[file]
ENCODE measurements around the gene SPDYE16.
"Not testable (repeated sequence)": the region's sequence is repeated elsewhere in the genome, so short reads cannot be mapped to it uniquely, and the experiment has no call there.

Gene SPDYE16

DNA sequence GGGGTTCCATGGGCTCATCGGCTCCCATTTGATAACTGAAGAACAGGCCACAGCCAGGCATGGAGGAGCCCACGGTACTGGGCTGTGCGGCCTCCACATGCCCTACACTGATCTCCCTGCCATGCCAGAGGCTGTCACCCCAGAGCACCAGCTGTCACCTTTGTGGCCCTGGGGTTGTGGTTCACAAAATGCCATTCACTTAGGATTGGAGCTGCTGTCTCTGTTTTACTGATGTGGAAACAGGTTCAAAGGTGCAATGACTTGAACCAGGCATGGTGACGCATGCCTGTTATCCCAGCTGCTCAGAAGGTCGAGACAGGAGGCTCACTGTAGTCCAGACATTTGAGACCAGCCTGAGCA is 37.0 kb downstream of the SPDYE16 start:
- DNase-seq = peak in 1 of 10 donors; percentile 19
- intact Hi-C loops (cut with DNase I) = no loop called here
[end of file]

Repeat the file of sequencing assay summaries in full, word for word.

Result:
ENCODE measurements around the gene SPDYE16.
"Not testable (repeated sequence)": the region's sequence is repeated elsewhere in the genome, so short reads cannot be mapped to it uniquely, and the experiment has no call there.

Gene SPDYE16

DNA sequence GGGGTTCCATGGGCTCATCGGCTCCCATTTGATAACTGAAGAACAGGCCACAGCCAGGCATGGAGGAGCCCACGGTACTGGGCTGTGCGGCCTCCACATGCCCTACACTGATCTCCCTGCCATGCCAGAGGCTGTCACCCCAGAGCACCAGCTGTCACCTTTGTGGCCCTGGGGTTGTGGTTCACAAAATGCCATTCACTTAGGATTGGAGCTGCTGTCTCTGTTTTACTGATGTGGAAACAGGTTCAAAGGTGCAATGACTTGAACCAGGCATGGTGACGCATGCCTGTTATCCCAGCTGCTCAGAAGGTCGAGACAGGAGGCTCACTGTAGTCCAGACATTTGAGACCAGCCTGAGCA is 37.0 kb downstream of the SPDYE16 start:
- DNase-seq = peak in 1 of 10 donors; percentile 19
- intact Hi-C loops (cut with DNase I) = no loop called here